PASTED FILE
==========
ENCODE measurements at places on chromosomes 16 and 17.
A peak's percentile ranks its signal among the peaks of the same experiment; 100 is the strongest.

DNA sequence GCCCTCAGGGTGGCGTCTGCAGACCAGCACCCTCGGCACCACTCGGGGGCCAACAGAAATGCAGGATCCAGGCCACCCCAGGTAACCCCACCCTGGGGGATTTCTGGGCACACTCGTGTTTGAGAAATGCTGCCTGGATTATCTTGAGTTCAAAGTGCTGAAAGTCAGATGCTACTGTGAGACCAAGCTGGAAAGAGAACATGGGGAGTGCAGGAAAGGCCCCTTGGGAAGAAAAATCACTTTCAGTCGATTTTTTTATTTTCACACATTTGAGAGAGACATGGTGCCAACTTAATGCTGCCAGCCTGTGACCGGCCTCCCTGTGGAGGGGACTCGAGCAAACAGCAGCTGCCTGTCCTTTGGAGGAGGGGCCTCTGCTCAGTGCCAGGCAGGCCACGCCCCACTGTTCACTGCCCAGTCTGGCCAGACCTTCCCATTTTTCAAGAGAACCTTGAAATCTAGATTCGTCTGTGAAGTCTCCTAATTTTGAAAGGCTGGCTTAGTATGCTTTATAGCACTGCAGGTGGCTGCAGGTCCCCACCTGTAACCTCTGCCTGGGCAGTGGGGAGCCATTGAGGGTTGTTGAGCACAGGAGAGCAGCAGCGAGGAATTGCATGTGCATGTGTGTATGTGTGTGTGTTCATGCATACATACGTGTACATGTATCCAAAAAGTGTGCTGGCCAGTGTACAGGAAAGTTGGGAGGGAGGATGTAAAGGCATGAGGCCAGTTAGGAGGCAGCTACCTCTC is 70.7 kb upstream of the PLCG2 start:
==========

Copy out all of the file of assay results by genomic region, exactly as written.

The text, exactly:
ENCODE measurements at places on chromosomes 16 and 17.
A peak's percentile ranks its signal among the peaks of the same experiment; 100 is the strongest.

DNA sequence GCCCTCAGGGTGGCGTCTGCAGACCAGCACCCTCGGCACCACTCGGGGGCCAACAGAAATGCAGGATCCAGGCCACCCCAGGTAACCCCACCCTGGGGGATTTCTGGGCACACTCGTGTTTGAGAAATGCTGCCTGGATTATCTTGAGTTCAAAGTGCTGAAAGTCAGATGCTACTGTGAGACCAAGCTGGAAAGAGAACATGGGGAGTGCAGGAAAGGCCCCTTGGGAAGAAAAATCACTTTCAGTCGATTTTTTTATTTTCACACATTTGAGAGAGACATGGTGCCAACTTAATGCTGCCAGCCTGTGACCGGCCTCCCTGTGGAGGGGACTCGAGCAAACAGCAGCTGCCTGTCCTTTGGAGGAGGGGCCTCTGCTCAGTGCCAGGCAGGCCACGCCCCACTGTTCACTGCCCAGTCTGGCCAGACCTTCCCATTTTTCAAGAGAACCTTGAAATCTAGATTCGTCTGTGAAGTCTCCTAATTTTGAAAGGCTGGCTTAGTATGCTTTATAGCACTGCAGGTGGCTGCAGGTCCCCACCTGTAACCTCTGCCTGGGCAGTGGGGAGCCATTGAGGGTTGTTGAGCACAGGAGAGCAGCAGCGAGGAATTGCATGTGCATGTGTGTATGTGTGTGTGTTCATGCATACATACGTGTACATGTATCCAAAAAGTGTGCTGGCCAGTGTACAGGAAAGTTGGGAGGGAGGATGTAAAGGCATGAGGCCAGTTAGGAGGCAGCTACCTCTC is 70.7 kb upstream of the PLCG2 start: